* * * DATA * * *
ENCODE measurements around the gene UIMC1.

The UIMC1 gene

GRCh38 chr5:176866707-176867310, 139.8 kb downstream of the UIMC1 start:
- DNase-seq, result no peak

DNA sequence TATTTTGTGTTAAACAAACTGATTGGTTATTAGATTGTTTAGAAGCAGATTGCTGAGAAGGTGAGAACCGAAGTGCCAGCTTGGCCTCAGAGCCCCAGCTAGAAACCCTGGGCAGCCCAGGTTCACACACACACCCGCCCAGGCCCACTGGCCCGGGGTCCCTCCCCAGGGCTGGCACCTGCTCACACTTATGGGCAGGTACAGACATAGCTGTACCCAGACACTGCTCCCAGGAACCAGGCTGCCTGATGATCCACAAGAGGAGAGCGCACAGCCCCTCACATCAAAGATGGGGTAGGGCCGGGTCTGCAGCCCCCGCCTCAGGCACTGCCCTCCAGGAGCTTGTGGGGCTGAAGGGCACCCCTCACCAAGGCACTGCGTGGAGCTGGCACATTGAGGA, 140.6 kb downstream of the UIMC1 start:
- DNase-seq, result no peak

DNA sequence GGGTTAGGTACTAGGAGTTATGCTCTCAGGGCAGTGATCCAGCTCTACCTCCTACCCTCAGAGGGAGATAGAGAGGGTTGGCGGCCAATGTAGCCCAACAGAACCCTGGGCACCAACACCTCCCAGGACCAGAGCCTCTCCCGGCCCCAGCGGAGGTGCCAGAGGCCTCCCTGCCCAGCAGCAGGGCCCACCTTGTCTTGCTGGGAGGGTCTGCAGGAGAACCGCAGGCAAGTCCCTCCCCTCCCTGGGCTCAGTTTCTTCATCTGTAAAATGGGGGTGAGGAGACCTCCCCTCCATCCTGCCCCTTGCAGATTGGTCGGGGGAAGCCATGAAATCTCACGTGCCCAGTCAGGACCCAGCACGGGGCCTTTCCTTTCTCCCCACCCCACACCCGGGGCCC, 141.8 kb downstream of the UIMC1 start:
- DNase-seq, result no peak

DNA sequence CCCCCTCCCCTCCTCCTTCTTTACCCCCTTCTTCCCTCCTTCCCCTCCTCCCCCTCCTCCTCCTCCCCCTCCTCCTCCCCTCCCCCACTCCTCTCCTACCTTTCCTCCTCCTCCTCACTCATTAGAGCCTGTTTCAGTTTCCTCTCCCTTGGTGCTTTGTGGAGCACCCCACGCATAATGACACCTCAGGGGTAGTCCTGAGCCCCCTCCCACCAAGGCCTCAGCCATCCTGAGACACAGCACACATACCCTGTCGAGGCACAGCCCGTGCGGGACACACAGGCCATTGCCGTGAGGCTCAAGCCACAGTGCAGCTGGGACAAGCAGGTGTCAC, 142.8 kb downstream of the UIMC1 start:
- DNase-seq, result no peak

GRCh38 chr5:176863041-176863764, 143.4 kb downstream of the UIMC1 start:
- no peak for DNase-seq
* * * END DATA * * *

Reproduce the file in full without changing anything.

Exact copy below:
ENCODE measurements around the gene UIMC1.

The UIMC1 gene

GRCh38 chr5:176866707-176867310, 139.8 kb downstream of the UIMC1 start:
- DNase-seq, result no peak

DNA sequence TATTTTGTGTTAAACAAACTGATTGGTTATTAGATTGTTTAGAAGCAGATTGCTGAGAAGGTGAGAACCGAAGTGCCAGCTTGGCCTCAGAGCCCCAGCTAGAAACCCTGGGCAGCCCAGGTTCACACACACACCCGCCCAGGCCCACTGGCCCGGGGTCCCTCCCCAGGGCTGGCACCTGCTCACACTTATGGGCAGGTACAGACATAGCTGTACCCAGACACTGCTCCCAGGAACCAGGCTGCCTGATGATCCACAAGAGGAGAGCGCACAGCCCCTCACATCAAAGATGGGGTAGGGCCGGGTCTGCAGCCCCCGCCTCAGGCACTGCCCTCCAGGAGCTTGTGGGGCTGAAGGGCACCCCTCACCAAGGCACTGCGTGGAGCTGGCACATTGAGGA, 140.6 kb downstream of the UIMC1 start:
- DNase-seq, result no peak

DNA sequence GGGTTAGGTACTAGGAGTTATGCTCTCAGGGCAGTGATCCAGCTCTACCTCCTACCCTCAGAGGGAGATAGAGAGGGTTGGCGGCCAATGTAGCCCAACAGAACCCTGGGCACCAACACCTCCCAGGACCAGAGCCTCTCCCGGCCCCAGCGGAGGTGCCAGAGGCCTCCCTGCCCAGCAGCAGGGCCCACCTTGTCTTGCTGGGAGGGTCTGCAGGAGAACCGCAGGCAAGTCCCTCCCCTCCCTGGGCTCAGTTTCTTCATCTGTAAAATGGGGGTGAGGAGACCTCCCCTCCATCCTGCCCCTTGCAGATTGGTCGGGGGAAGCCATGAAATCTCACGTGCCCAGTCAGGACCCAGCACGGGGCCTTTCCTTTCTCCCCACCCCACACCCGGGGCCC, 141.8 kb downstream of the UIMC1 start:
- DNase-seq, result no peak

DNA sequence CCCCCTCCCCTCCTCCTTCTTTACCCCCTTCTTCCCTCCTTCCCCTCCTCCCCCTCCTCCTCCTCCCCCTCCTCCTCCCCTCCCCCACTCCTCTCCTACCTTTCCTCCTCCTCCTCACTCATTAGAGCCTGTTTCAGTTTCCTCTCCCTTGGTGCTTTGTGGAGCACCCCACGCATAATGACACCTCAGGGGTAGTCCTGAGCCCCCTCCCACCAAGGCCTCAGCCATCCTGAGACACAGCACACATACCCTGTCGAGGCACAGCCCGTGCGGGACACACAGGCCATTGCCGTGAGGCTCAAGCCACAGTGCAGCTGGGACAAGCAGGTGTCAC, 142.8 kb downstream of the UIMC1 start:
- DNase-seq, result no peak

GRCh38 chr5:176863041-176863764, 143.4 kb downstream of the UIMC1 start:
- no peak for DNase-seq